The nature, value and paradoxes of pleasure
Buscicchi, L. (2021). The nature, value and paradoxes of pleasure (Thesis, Doctor of Philosophy (PhD)). The University of Waikato, Hamilton, New Zealand. Retrieved from https://hdl.handle.net/10289/14583
Permanent Research Commons link: https://hdl.handle.net/10289/14583
This thesis addresses some of the most important objections to Prudential Hedonism. Prudential Hedonism is a theory of wellbeing⎯the good life for the one living it. Substantively, Prudential Hedonism consists in the claim that pleasure is the only intrinsic prudential good for the subject’s life and pain the opposite. Formally, Prudential Hedonism claims that pleasantness and painfulness are respectively the only prudential value- and disvalue-makers. In Part 1, philosophy of mind, phenomenology and neuroscientific evidence are employed to investigate pleasure’s nature. Normative claims about pleasure have been rejected for lacking a convincing account of what unifies diverse pleasures while still making them good for the one experiencing them. In this Part, I criticise some recent attempts to define pleasure and argue that Non-separatist Phenomenalism––a new theory according to which pleasure is best described as a feeling that might contribute to an experience showing intentionality—is the most plausible theory of pleasure, and one that addresses the extant criticisms. In Part 2, the experimental philosophy on experience machine thought experiments is discussed. These thought experiments are addressed because for decades most philosophers have considered them a knock-down argument against Prudential Hedonism. However, in the last decade, the tides have turned and the strength of these thought-experiments in showing Prudential Hedonism’s falsity has been re-considered. This sea-change is thanks mainly to insights descending from an experimental method. The most recent attempt to revive the experience machine objection to Prudential Hedonism, the Experientially Identical Lifetime Comparison Argument, is considered and dismissed. It does avoid some of the issues raised by the experimental philosophy, but it suffers from a structural problem—the Freebie Problem. This problem is a structural issue that occurs when an argument effectively creates a false choice by unfairly making it irrational to choose one of the options. As such, Part 2 concludes that the experience machine thought experiments, including the more recent versions of them, do not prove the falsity of Prudential Hedonism. In Part 3, the literature on the paradoxical effects of pursuing happiness is critiqued. Philosophical reasoning and psychological evidence are employed to conceptualise the most plausible description and explanation of the Paradox of Hedonism and to identify strategies to avoid Prudential Hedonism’s potential self-defeatingness. A political version of the paradox is also considered, but the Political Paradox of Happiness is rejected as an objection to Hedonistic Utilitarianism and the politics of happiness. Part 3 concludes that the Paradox of Hedonism constitutes a contingent practical problem with no damaging implications for the theory of Prudential Hedonism on an individual or political level. Overall, this thesis concludes that pleasure and pain are still plausible candidates to be, respectively, the intrinsic prudential value and disvalue of a theory of wellbeing. This might have important implications, for example, for some of the latest developments in psychology and public policy that involve the promotion of people’s pleasure.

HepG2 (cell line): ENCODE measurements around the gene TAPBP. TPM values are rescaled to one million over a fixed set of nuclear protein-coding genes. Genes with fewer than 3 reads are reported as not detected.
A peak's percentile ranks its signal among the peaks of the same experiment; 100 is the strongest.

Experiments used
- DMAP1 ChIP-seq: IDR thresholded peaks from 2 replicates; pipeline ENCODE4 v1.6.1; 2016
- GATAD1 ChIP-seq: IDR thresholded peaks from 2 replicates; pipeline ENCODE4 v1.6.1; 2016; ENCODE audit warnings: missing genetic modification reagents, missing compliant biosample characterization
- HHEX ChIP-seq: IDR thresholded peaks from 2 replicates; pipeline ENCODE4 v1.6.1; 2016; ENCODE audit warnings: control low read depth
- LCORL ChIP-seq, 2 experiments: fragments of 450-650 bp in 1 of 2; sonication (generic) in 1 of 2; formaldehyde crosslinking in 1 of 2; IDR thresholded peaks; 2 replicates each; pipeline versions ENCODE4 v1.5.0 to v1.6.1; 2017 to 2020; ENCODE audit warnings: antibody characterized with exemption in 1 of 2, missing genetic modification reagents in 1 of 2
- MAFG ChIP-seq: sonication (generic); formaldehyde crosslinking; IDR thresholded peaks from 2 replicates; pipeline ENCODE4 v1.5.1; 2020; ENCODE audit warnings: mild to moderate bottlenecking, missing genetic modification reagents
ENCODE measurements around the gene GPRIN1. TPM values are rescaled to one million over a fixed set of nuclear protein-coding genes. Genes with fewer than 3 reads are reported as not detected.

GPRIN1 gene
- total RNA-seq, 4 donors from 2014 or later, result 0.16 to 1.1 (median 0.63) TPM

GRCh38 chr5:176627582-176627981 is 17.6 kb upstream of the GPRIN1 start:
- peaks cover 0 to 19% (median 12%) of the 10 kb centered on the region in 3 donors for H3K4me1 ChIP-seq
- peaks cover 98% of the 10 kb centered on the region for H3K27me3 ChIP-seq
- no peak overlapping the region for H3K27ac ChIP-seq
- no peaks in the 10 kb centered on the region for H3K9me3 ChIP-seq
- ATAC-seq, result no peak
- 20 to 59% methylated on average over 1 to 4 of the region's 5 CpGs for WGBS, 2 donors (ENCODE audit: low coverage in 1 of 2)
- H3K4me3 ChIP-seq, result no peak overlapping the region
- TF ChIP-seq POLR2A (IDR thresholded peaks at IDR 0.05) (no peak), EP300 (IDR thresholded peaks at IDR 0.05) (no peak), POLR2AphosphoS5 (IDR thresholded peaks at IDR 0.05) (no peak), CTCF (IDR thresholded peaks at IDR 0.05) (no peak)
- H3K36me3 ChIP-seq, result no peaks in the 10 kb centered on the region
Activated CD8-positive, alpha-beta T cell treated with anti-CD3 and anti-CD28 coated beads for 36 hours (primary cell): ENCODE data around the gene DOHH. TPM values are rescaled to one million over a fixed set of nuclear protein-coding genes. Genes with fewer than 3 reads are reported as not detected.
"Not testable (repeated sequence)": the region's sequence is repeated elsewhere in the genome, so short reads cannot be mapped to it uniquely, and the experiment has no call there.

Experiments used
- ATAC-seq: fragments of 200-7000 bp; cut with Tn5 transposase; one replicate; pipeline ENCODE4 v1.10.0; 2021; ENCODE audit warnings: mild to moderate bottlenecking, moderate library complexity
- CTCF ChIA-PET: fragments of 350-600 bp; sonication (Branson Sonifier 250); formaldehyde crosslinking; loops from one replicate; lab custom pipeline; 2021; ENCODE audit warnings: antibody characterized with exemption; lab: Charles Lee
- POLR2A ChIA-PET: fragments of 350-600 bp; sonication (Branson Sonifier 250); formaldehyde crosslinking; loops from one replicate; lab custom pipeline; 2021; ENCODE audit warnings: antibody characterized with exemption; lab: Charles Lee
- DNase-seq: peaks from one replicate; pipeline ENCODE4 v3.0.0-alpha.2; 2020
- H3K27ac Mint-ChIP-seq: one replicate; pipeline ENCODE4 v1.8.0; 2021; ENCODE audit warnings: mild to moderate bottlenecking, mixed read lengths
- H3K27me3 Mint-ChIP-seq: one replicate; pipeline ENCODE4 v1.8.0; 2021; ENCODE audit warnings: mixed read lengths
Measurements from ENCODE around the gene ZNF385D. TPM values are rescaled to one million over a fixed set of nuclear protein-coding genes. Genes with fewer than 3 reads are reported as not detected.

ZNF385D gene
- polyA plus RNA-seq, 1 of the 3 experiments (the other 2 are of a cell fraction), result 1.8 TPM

The University of Waikato
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